Tuesday, May 01, 2007

Soft & simple

The yarn - 100 percent acrylic mohair type, Jiffy maybe? I lost the label a very long time ago.
US 10 needles.
Seed stitch.

I began this simple scarf last fall at a monthly meeting for my writers group. I'm not good at sitting still, and I never have been. So I have various no-brainer projects in progress for those times when my brain is engaged but my hands need something to do. Otherwise, my fingers will fidget, tap, twiddle, and otherwise annoy the more controlled and self-contained persons seated near me.

This weekend, my writers group had its annual retreat. That's four workshops, hours of open critiquing, and even more hours of unstructured time during which we mostly talk about writing. That's a lot of idle time for my fingers. So I knitted - lots.

I also had the opportunity to test a theory about how my brain operates. I've suspected for a long time that knitting makes me more thoughtful and controlled. When my hands are busy and a portion of my mind is monitoring the stitches and the pattern, the rest of my brain slows down just enough to be carefully considerate instead of impulsive. I don't pop off at the mouth with the first thought that enters my mind. Instead, I allow myself a deep breath, an instant to switch gears and focus fully on what I'm about to say. Trust me when I say this is a very good thing. The first thought that comes to my mind is often not the best one -- in fact, it sometimes makes no sense at all. (This would be why I'm a writer and not in radio!)

I've always known knitting calmed me. Now I know that knitting helps me focus. I haven't figured out why, but for now it's enough to know that it just does.

Any thoughts?


Blogger Lori's Light Extemporanea said...

It's a psychological fact that your brain processes what it sees and hears at much higher speeds than it is delivered. In other words, while you are seeing and hearing everything going on, your brain is processing it and thinking up things for you to say and do.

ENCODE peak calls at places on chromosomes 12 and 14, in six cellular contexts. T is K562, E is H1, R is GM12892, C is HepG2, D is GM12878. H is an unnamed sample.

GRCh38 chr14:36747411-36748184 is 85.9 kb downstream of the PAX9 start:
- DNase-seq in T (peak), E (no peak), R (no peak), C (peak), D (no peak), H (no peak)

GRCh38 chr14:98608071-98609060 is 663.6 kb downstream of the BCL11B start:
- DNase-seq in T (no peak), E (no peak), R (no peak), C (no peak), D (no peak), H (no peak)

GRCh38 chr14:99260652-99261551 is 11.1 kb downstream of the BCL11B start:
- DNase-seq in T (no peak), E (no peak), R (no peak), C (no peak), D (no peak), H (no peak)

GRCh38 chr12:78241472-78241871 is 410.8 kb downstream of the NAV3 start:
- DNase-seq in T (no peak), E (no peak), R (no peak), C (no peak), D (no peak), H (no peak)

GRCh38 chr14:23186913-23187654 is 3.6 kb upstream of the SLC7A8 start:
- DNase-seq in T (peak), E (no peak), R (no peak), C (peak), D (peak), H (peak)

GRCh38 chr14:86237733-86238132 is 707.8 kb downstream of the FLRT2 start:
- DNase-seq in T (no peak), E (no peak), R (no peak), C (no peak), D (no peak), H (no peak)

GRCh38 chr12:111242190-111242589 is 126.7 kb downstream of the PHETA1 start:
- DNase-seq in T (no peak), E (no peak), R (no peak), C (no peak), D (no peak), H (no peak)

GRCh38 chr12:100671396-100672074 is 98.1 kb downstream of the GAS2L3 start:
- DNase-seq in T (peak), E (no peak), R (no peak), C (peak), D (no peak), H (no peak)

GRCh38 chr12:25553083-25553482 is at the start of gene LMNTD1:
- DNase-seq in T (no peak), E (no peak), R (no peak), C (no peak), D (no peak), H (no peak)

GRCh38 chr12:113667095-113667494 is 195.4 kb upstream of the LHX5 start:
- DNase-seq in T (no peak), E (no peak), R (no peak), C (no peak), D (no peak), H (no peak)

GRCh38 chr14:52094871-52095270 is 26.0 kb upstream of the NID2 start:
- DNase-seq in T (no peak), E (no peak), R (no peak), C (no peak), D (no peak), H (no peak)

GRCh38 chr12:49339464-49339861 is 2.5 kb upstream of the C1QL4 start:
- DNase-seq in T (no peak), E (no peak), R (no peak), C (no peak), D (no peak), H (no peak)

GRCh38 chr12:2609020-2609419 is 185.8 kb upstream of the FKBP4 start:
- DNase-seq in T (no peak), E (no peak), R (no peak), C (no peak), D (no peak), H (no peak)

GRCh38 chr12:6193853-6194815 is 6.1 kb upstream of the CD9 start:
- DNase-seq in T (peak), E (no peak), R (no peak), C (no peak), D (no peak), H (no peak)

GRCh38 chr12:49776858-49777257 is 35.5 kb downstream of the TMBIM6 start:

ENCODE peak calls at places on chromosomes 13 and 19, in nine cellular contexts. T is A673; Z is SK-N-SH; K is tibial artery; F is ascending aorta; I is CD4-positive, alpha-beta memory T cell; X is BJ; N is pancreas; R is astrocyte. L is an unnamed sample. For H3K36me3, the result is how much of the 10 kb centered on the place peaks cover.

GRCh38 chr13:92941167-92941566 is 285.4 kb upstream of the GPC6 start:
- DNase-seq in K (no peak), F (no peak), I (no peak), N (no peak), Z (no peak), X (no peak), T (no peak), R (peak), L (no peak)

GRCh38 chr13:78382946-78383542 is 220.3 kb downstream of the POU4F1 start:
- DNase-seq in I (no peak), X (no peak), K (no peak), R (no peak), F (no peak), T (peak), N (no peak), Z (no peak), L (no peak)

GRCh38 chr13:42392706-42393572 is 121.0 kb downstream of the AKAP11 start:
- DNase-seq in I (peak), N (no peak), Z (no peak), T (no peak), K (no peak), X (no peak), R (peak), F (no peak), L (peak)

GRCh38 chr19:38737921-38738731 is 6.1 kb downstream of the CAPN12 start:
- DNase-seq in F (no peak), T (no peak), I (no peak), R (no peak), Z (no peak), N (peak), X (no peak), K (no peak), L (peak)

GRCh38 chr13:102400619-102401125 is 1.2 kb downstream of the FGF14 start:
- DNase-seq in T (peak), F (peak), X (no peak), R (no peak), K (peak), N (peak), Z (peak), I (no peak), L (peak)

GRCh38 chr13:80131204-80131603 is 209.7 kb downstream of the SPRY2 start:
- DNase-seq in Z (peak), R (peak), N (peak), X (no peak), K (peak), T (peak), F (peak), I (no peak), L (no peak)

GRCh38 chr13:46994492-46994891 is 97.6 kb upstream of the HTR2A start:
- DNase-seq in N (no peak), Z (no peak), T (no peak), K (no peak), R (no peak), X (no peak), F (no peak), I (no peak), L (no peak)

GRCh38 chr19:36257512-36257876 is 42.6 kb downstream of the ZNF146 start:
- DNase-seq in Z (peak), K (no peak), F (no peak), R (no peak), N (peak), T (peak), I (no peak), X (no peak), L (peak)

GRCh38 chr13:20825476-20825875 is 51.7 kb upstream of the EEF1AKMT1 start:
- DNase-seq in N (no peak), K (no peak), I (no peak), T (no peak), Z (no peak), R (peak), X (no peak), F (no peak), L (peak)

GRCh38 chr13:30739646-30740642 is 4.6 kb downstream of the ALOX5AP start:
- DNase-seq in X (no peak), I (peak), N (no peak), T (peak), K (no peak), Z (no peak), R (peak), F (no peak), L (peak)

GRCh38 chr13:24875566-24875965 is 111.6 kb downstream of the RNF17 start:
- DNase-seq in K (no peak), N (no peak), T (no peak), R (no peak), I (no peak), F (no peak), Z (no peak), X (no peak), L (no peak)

So, when you are knitting (or quilting), part of your brain is dealing with that and that gives the rest of your brain the ability to focus on what's going on without rushing to what it's going to say or do.

That's my theory, anyway!

10:53 PM  
Blogger Kenyetta said...

I agree with you. Some days I just have to knit, it makes me feel so much better. It also depresses me a little when I can't (or don't feel like) knit.

8:00 AM  
Blogger LauraP said...

lori - I like your theory. Just remembered the bonus, too. All that knitting staved off the intense aching I usually have in my hands when I vary from my usual activities. Essentially, if I'm awake, my fingers are moving - hand-milking, gardening, lots of keyboard time. Knitting all weekend must have been sufficient imitation.

8:38 AM  
Blogger kshotz said...

It's completely true! Keeping your hands busy helps your mind process things going on around you. I've known people who knit during church (I served as a Lutheran pastor for 13 years) and they always had the best thoughts, questions or reflections on the sermon, etc. It's like they were hearing with a completely different set of ears than anyone else! Over the years I noticed too in watching people care for sick or dying loved-ones that the people who were most calming, serene and helpful to the person were the gals with something in their hands (knitting, crochet, cross-stitch, etc.) I always found that fascinating!


9:56 AM  

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